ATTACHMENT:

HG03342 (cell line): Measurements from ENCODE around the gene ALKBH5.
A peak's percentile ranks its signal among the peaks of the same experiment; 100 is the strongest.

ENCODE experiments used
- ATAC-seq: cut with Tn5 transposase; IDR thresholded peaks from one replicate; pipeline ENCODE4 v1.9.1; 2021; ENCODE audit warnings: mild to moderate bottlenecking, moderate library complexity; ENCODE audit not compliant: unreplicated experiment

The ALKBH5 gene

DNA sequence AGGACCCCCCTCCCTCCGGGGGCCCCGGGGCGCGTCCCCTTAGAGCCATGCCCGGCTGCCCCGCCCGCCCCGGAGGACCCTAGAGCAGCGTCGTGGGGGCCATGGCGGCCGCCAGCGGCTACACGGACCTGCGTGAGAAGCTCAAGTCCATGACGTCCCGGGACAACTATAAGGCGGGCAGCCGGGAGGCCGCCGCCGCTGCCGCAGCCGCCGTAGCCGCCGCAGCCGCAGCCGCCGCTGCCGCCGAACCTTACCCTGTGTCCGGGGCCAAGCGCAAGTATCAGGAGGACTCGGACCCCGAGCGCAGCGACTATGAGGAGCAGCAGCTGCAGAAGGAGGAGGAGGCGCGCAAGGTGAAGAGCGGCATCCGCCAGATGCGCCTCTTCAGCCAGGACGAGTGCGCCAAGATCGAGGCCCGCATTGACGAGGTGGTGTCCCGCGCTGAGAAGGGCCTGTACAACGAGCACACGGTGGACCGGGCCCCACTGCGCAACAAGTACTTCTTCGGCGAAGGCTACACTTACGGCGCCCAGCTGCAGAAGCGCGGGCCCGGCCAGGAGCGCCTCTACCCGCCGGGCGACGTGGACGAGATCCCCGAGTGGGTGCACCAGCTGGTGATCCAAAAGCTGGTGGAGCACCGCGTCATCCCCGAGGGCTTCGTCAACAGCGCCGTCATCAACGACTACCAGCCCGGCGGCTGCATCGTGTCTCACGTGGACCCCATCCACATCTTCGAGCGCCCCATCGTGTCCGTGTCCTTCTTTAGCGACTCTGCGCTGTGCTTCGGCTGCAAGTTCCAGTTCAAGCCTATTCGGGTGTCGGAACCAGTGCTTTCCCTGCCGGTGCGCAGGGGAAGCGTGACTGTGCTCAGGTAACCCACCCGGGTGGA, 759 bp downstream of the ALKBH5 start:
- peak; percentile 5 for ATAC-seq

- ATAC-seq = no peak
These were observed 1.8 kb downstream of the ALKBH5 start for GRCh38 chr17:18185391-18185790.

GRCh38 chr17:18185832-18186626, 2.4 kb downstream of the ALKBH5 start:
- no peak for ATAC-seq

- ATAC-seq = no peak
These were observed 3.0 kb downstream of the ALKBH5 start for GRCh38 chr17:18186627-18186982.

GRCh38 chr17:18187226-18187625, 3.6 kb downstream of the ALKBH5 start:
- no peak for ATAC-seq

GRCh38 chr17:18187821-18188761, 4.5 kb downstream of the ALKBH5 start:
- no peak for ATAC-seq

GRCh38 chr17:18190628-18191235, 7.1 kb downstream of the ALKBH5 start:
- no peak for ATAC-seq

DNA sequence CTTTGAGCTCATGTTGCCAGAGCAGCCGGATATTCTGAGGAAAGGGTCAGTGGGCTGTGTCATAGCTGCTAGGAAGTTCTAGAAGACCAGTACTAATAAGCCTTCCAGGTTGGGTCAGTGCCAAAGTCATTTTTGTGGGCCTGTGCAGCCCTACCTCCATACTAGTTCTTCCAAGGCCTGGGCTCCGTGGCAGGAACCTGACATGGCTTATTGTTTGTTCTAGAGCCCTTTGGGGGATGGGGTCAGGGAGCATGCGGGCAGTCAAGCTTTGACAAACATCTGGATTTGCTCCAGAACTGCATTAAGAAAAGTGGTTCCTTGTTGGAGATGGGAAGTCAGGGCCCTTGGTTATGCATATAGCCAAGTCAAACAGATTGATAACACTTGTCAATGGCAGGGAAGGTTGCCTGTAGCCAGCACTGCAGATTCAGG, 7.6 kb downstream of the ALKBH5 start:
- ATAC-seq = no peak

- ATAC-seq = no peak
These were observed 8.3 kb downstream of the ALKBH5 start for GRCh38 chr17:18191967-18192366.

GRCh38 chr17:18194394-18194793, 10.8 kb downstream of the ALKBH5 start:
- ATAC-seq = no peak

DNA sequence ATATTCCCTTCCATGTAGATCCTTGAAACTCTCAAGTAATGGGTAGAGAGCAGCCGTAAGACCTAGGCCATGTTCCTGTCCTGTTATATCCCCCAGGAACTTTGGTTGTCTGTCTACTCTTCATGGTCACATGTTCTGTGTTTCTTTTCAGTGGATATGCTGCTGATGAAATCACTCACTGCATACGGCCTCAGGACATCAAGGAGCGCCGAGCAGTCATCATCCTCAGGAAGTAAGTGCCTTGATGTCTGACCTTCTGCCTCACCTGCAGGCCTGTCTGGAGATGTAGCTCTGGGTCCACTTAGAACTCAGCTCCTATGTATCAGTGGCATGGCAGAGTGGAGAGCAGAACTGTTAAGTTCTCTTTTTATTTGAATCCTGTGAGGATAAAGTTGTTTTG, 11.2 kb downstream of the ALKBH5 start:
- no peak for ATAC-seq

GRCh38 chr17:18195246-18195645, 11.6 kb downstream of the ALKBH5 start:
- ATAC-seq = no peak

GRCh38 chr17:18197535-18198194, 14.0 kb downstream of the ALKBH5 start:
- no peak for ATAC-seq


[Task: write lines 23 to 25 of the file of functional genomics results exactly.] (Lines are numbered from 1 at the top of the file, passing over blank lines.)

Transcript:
These were observed 8.3 kb downstream of the ALKBH5 start for GRCh38 chr17:18191967-18192366.

GRCh38 chr17:18194394-18194793, 10.8 kb downstream of the ALKBH5 start:
- ATAC-seq = no peak